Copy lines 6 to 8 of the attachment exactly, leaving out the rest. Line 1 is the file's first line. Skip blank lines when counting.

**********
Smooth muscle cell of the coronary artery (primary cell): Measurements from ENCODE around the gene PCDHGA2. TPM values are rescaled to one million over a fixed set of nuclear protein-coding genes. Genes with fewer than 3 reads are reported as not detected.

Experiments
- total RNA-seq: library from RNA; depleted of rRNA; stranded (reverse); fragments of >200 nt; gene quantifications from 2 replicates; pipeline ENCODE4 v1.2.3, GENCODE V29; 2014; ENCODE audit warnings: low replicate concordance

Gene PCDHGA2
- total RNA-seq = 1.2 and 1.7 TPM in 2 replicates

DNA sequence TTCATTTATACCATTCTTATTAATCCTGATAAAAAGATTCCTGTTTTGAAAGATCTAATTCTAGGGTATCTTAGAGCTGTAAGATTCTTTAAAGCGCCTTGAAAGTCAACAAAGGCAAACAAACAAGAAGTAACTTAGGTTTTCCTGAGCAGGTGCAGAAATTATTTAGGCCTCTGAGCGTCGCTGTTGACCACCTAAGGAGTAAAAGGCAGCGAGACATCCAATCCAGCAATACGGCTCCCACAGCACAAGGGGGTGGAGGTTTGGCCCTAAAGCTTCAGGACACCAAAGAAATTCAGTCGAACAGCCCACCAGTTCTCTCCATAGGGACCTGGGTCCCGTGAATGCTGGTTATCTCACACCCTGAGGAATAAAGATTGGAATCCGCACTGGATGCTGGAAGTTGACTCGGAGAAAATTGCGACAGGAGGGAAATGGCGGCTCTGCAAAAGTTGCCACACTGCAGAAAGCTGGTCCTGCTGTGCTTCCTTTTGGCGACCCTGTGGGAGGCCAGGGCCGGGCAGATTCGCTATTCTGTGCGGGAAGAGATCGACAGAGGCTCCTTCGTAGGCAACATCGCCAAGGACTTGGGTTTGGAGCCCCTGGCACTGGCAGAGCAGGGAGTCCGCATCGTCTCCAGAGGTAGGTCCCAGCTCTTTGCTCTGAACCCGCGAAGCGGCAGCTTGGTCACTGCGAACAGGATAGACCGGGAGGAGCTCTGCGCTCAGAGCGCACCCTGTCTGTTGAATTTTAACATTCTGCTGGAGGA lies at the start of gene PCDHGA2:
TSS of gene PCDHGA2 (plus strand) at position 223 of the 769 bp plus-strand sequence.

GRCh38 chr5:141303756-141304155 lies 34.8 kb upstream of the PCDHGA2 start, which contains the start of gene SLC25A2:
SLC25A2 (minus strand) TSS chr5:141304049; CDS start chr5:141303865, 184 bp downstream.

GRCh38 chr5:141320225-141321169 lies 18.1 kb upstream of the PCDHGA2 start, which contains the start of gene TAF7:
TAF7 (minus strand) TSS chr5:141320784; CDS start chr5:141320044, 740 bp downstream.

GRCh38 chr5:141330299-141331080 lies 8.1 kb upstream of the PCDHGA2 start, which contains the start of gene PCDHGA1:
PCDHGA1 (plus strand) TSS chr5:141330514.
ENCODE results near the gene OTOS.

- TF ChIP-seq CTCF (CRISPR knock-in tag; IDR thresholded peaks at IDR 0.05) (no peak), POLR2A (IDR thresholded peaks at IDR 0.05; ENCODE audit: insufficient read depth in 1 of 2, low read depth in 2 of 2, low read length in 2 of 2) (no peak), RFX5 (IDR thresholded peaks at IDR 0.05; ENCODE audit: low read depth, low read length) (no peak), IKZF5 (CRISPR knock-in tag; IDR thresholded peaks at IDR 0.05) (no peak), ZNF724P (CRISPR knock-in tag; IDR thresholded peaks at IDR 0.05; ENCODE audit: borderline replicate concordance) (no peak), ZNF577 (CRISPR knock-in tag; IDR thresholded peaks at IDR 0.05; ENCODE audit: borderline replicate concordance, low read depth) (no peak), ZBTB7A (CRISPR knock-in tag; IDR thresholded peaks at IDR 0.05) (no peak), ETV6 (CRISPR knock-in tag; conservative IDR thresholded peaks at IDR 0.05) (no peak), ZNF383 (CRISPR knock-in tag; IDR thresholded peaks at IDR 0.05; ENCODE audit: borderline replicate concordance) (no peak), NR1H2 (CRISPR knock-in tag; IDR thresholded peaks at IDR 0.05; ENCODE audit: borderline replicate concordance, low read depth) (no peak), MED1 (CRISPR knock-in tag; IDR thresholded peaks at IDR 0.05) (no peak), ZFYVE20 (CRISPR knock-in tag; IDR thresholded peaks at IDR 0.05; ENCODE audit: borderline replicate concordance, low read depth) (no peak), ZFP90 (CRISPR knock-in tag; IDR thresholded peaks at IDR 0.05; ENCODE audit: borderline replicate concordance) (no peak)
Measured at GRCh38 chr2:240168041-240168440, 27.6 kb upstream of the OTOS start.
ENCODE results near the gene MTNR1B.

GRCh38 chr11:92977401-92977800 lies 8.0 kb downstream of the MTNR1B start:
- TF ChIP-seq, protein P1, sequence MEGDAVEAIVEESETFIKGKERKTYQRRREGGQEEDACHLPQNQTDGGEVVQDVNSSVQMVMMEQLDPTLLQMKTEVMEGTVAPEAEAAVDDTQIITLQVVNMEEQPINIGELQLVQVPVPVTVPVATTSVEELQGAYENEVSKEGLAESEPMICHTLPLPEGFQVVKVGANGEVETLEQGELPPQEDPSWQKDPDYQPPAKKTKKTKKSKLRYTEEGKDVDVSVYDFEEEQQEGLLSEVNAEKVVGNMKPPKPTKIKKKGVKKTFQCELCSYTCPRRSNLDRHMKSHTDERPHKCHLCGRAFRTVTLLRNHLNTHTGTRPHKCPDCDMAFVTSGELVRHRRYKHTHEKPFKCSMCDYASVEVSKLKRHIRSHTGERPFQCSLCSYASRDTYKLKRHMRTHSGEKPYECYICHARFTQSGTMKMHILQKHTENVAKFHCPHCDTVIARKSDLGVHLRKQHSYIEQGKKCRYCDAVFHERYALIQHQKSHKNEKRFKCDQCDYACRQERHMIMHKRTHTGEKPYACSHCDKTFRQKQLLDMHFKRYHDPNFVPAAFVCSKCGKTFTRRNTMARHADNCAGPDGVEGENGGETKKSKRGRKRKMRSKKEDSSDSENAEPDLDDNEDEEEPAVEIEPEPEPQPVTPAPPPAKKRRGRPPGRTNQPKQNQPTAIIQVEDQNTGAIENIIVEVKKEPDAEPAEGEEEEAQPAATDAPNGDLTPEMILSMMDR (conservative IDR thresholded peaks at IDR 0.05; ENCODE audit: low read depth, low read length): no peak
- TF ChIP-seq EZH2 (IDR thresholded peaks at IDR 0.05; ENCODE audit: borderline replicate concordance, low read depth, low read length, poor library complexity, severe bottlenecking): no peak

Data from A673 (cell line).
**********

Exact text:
DNA sequence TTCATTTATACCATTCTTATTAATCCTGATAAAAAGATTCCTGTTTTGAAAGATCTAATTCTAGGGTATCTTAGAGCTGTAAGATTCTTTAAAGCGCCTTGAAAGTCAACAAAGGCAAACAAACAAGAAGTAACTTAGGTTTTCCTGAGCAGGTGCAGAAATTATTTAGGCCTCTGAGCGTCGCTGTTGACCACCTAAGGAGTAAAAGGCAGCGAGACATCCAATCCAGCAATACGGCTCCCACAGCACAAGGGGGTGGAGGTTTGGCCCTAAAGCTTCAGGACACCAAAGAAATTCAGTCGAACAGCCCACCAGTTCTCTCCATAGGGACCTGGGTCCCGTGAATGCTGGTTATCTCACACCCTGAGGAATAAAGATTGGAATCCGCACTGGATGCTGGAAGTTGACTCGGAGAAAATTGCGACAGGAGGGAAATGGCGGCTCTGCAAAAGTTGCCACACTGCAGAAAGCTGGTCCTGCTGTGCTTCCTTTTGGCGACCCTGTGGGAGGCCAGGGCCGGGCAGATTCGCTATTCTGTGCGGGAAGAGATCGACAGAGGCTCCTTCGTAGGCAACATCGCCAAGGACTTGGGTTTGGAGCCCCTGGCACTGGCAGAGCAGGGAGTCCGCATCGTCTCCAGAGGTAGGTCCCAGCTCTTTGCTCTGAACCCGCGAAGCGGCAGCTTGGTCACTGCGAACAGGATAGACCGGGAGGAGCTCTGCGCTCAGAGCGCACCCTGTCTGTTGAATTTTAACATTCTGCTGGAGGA lies at the start of gene PCDHGA2:
TSS of gene PCDHGA2 (plus strand) at position 223 of the 769 bp plus-strand sequence.

GRCh38 chr5:141303756-141304155 lies 34.8 kb upstream of the PCDHGA2 start, which contains the start of gene SLC25A2: